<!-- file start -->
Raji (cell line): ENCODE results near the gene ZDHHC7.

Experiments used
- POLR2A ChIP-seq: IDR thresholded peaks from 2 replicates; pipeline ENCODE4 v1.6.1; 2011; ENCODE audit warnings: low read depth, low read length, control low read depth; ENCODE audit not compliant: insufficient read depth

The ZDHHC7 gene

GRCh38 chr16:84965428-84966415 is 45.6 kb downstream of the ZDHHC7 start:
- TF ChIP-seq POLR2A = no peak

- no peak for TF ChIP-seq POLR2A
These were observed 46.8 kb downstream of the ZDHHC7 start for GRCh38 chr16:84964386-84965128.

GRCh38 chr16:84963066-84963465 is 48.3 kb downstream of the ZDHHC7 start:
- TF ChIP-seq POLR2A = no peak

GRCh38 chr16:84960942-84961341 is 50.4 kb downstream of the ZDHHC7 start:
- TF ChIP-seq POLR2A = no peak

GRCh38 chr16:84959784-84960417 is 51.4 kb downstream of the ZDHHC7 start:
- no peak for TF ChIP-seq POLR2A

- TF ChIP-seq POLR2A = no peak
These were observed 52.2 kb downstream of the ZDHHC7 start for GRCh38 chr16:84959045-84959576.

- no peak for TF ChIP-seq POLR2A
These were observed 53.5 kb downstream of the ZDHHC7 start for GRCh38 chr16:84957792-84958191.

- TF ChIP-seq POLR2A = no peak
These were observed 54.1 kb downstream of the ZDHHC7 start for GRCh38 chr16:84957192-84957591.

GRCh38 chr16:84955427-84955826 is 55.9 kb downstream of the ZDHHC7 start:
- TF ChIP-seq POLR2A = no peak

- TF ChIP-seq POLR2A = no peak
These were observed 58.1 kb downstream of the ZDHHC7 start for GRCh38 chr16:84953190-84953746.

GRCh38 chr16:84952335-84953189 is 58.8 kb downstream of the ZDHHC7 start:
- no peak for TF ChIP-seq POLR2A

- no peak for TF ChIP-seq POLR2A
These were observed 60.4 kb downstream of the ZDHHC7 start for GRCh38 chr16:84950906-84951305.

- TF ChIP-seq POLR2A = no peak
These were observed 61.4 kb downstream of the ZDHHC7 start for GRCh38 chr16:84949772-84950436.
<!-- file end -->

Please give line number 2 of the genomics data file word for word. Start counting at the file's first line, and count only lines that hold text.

Experiments used